A New York consulting firm contacted NexSens Technology for assistance on designing and implementing a real-time turbidity dredge monitoring system.
The real-time system was installed in Coney Island Creek, a sea inlet separating the western portion of Coney Island from the main body of Kings County, New York. The dredging operations will begin this spring in an effort to remove contaminated sediment.
To measure turbidity levels, the consulting firm chose the OBS-3+ Turbidity Sensor from D&A Instruments. The sensor uses the optical backscatter method for turbidity measurements.
Significant water level fluctuation in the Creek causes many areas to completely dry up during low tide. To prevent the sensors from getting covered in muck during low tide, NexSens engineers developed float kits that surround 2" deployment poles installed in the creek.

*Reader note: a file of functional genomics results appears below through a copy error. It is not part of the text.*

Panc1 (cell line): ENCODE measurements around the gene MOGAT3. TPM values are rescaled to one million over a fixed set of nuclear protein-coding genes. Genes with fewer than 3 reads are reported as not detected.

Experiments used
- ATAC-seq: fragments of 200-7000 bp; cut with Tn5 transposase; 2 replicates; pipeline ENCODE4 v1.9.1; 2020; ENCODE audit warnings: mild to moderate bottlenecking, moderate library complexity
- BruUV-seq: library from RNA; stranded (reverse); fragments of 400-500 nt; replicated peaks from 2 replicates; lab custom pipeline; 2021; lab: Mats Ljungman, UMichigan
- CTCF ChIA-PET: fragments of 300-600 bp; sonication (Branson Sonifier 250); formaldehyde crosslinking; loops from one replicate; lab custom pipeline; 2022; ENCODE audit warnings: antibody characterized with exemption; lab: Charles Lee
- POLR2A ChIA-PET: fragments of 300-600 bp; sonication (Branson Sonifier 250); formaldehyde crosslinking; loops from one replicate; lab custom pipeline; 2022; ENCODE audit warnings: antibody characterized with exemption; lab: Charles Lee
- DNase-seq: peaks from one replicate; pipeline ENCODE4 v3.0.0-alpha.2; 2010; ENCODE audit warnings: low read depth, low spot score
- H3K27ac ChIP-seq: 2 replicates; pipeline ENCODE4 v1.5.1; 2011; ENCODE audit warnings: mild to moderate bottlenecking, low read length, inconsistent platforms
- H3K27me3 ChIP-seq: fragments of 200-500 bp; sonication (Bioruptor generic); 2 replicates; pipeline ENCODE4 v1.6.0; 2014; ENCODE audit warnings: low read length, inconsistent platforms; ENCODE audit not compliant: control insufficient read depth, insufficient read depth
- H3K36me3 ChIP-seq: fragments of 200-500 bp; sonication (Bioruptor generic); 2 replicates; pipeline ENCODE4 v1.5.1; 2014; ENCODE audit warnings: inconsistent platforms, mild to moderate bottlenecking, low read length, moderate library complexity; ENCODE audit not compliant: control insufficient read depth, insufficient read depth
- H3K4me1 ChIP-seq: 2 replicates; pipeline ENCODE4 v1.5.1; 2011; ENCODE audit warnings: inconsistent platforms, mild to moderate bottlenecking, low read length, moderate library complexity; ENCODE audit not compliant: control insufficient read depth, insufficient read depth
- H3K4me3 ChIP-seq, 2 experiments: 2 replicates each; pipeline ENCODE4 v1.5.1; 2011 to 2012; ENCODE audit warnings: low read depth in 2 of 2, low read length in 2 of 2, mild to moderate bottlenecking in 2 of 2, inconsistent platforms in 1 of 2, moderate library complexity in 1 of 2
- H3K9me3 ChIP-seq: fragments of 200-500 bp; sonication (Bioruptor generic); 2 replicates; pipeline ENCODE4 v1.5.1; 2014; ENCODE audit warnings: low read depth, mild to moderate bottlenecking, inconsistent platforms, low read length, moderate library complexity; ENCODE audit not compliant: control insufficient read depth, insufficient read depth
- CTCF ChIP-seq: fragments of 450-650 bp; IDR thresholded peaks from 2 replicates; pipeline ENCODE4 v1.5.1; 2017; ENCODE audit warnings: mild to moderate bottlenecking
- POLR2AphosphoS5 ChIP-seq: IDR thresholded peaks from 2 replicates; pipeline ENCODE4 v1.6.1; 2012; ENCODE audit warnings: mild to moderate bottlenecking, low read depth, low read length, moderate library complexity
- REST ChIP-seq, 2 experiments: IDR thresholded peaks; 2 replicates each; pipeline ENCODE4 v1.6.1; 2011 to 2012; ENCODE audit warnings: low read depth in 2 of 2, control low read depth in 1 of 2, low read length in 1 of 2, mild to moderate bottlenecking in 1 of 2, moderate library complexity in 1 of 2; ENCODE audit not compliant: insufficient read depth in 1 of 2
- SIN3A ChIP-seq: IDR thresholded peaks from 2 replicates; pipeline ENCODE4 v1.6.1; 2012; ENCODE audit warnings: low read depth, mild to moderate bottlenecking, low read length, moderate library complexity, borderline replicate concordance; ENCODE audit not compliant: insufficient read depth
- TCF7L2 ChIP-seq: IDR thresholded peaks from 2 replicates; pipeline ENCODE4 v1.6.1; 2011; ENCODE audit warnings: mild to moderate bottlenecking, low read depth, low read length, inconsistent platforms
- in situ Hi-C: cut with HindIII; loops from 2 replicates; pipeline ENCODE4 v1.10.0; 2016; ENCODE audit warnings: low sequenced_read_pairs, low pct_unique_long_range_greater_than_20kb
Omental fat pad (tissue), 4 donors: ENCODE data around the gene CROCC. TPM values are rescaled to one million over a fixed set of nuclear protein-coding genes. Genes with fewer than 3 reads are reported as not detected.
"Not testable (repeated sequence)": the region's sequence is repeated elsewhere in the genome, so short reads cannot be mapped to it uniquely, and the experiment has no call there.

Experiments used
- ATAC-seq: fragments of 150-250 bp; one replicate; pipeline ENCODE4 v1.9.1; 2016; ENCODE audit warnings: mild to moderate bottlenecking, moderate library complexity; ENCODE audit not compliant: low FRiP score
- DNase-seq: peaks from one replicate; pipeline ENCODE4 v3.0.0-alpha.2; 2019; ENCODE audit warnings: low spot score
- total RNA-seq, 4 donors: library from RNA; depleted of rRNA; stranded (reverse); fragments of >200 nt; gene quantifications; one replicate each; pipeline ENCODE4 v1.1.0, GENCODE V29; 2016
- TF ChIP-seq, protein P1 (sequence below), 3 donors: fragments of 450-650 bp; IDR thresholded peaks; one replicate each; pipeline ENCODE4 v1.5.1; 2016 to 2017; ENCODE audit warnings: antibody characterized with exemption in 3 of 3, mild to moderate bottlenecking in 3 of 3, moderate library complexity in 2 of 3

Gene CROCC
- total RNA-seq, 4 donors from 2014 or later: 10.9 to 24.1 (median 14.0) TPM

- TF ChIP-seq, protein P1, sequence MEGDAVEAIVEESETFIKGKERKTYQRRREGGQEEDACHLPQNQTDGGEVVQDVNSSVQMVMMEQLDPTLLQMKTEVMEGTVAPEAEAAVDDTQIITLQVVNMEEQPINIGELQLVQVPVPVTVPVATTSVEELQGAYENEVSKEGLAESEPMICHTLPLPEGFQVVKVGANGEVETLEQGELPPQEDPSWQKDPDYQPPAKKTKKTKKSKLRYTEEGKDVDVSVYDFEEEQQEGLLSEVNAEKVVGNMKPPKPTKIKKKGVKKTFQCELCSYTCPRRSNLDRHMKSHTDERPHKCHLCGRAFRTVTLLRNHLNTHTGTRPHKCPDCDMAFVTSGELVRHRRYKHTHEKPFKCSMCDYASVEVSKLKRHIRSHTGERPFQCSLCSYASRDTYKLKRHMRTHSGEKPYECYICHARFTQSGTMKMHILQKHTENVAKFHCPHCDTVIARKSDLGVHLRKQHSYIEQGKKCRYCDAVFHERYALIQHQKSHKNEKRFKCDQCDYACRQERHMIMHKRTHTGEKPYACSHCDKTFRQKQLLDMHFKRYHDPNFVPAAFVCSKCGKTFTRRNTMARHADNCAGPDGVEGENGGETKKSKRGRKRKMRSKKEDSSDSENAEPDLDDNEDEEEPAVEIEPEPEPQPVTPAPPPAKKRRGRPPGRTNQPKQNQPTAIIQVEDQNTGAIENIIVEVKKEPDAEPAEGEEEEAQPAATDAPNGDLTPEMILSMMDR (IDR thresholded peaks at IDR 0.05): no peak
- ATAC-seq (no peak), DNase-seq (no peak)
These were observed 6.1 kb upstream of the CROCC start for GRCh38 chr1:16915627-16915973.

As water level fluctuates, the float rises and lowers along the pole. A tether prevents the turbidity sensor from becoming covered in muck during low tide. Top and bottom eye nuts make it easy to connect various sensors and equipment.
During the dredging operations, data is collected at constant intervals and sent through license-free radio waves to the base station where project members can monitor turbidity levels.
The real-time turbidity data makes dredge operators aware when levels fall outside of regulation. If and when this occurs, dredging operations are slowed down or halted until levels fall back within range.
For more information on the latest in environmental data logging and software technology, contact Paul Nieberding at 937.426.2703.